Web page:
The fire came a month before the April 20 riot at Villawood in which nine rooms were gutted and damage caused worth hundreds of thousands of dollars.
Does this government run the economy like it runs immigration?
Andrew Bolt – Wednesday, May 04, 11 (03:50 pm)
Big surprise. Most Afghans are economic refugees, not real ones, and the government knows it:
ECONOMIC deprivation rather than the fear of persecution is driving Afghan Hazaras to risk their lives to come to Australia, a previously secret government-commissioned report has found.
The Gillard government contracted a Kabul-based communications company to find out what people from the Afghan ethnic minority knew about the risks inherent in using people smugglers to get to Australia.
The report by Wise Strategic Communications, released under freedom of information laws, found ... many Hazaras strongly believed that travelling to Australia practically guaranteed refugee status…
Of the 7668 unlawful arrivals by boat since January last year, 3306 were Afghan. In this period, only 83 have returned home - mostly voluntarily - including six Afghans.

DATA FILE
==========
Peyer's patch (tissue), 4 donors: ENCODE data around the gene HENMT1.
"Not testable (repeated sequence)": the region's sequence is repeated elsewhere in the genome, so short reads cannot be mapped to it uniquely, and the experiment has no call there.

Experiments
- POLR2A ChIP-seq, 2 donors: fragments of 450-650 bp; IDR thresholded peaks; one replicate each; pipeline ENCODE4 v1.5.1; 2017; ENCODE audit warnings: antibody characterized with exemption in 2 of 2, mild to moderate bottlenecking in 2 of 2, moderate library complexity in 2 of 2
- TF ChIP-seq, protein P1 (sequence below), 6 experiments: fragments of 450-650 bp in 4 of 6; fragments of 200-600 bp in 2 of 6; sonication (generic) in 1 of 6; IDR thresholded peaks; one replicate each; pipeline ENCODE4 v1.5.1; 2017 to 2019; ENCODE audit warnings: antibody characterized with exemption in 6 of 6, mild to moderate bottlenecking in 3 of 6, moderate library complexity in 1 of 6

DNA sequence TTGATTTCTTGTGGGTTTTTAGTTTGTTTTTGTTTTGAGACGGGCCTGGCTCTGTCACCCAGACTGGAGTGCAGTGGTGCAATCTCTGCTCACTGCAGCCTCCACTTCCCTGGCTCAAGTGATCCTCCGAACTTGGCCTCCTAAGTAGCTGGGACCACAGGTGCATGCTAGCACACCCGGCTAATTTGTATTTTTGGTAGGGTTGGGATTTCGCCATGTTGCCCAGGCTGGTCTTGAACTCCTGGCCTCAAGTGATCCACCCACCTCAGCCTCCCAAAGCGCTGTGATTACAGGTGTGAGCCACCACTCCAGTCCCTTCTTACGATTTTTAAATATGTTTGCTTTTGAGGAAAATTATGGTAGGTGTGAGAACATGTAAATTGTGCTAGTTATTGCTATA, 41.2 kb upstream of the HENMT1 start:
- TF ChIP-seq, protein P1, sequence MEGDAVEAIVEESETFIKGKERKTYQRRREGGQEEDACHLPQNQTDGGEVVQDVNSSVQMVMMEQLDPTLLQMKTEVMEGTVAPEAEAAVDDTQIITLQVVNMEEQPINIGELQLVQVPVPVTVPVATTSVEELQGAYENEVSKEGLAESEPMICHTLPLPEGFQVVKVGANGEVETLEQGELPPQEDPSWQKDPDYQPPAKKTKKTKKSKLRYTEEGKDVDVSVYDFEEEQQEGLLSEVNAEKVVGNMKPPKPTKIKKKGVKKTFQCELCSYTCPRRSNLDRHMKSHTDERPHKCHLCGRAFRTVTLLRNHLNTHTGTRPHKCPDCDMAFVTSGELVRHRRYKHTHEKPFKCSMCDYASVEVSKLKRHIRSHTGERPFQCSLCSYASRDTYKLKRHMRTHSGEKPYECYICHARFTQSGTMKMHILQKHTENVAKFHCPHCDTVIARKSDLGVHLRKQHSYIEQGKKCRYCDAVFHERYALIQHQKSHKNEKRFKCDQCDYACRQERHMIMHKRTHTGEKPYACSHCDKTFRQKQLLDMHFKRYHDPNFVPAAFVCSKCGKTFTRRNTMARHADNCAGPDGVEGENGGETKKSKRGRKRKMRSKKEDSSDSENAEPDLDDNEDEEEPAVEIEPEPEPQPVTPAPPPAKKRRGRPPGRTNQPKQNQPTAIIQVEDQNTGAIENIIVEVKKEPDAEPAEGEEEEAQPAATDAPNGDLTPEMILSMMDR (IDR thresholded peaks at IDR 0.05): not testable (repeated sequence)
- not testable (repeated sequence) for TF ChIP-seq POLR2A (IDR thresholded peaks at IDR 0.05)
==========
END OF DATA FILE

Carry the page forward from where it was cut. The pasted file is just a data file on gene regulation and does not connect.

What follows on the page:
The rejection rate for Afghan refugee claims is about 50 per cent - up from 10 per cent 18 months ago - but 70 per cent of those rejected have their refugee status confirmed on appeal.
‘’Lower-income classes feel their opportunities are virtually non-existent and that clandestine migration is their only option,’’ the report says about those in Bamyan province.
‘’The vast majority of focus group participants from Ghazni regard migration to Australia as a livelihood strategy and coping mechanism to respond to social and economic needs.’’
(Thanks to readers Max and David.)